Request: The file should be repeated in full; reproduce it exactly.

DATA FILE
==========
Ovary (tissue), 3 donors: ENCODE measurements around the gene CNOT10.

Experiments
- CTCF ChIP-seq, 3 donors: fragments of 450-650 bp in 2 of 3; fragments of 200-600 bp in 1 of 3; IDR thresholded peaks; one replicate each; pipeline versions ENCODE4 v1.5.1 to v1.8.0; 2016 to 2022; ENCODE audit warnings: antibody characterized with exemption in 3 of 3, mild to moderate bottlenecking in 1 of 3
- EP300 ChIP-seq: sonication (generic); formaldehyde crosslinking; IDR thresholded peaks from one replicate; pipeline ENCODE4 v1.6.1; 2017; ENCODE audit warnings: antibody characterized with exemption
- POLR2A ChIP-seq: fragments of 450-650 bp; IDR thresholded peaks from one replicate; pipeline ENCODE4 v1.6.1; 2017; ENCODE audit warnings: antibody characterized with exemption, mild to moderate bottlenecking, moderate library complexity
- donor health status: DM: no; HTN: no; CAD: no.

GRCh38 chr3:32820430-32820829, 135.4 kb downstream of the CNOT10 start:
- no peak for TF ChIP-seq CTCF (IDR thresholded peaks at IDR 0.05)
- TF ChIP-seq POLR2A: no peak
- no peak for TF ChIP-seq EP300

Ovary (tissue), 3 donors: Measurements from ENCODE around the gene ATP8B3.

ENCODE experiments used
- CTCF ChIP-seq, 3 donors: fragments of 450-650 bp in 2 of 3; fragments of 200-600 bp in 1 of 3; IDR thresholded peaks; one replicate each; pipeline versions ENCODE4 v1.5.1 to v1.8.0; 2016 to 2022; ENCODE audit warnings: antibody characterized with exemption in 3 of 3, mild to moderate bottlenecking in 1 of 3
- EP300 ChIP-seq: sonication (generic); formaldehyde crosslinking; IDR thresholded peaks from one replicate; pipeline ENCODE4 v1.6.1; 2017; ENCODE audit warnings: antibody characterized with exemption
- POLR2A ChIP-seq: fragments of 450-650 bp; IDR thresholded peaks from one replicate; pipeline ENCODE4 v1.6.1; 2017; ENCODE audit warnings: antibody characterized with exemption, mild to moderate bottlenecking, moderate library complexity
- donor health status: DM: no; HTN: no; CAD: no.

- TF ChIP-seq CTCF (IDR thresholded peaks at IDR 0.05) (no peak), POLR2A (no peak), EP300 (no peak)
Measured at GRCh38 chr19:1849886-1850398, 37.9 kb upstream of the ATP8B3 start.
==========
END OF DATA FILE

Ovary (tissue), 3 donors: ENCODE measurements around the gene CNOT10.

Experiments
- CTCF ChIP-seq, 3 donors: fragments of 450-650 bp in 2 of 3; fragments of 200-600 bp in 1 of 3; IDR thresholded peaks; one replicate each; pipeline versions ENCODE4 v1.5.1 to v1.8.0; 2016 to 2022; ENCODE audit warnings: antibody characterized with exemption in 3 of 3, mild to moderate bottlenecking in 1 of 3
- EP300 ChIP-seq: sonication (generic); formaldehyde crosslinking; IDR thresholded peaks from one replicate; pipeline ENCODE4 v1.6.1; 2017; ENCODE audit warnings: antibody characterized with exemption
- POLR2A ChIP-seq: fragments of 450-650 bp; IDR thresholded peaks from one replicate; pipeline ENCODE4 v1.6.1; 2017; ENCODE audit warnings: antibody characterized with exemption, mild to moderate bottlenecking, moderate library complexity
- donor health status: DM: no; HTN: no; CAD: no.

GRCh38 chr3:32820430-32820829, 135.4 kb downstream of the CNOT10 start:
- no peak for TF ChIP-seq CTCF (IDR thresholded peaks at IDR 0.05)
- TF ChIP-seq POLR2A: no peak
- no peak for TF ChIP-seq EP300

Ovary (tissue), 3 donors: Measurements from ENCODE around the gene ATP8B3.

ENCODE experiments used
- CTCF ChIP-seq, 3 donors: fragments of 450-650 bp in 2 of 3; fragments of 200-600 bp in 1 of 3; IDR thresholded peaks; one replicate each; pipeline versions ENCODE4 v1.5.1 to v1.8.0; 2016 to 2022; ENCODE audit warnings: antibody characterized with exemption in 3 of 3, mild to moderate bottlenecking in 1 of 3
- EP300 ChIP-seq: sonication (generic); formaldehyde crosslinking; IDR thresholded peaks from one replicate; pipeline ENCODE4 v1.6.1; 2017; ENCODE audit warnings: antibody characterized with exemption
- POLR2A ChIP-seq: fragments of 450-650 bp; IDR thresholded peaks from one replicate; pipeline ENCODE4 v1.6.1; 2017; ENCODE audit warnings: antibody characterized with exemption, mild to moderate bottlenecking, moderate library complexity
- donor health status: DM: no; HTN: no; CAD: no.

- TF ChIP-seq CTCF (IDR thresholded peaks at IDR 0.05) (no peak), POLR2A (no peak), EP300 (no peak)
Measured at GRCh38 chr19:1849886-1850398, 37.9 kb upstream of the ATP8B3 start.